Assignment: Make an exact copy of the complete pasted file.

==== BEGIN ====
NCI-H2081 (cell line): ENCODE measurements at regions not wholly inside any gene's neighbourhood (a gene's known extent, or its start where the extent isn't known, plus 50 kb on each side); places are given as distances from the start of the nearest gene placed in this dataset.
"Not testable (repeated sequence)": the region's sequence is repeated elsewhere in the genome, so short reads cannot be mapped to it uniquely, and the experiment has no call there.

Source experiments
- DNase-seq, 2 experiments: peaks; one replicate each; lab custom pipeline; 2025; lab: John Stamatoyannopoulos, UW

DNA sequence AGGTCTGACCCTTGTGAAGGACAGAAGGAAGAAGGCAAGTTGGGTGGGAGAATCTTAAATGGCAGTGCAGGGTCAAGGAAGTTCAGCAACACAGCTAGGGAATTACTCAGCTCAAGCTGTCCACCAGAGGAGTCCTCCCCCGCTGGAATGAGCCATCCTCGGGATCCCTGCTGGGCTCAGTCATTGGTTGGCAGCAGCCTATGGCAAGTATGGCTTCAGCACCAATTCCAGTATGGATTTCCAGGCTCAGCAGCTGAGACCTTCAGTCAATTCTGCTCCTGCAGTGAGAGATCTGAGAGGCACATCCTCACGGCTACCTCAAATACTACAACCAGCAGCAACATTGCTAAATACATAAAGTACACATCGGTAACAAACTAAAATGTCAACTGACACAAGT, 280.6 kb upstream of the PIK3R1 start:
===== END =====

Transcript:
NCI-H2081 (cell line): ENCODE measurements at regions not wholly inside any gene's neighbourhood (a gene's known extent, or its start where the extent isn't known, plus 50 kb on each side); places are given as distances from the start of the nearest gene placed in this dataset.
"Not testable (repeated sequence)": the region's sequence is repeated elsewhere in the genome, so short reads cannot be mapped to it uniquely, and the experiment has no call there.

Source experiments
- DNase-seq, 2 experiments: peaks; one replicate each; lab custom pipeline; 2025; lab: John Stamatoyannopoulos, UW

DNA sequence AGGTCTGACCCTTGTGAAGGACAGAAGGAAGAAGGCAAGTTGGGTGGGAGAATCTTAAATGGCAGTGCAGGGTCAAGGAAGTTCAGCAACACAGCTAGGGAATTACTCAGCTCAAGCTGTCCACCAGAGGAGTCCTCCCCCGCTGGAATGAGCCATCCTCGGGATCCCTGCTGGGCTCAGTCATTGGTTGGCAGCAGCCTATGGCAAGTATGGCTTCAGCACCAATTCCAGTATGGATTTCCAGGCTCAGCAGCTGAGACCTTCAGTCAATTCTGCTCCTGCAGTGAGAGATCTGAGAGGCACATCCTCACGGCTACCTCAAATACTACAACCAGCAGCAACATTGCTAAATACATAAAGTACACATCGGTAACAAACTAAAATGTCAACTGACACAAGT, 280.6 kb upstream of the PIK3R1 start: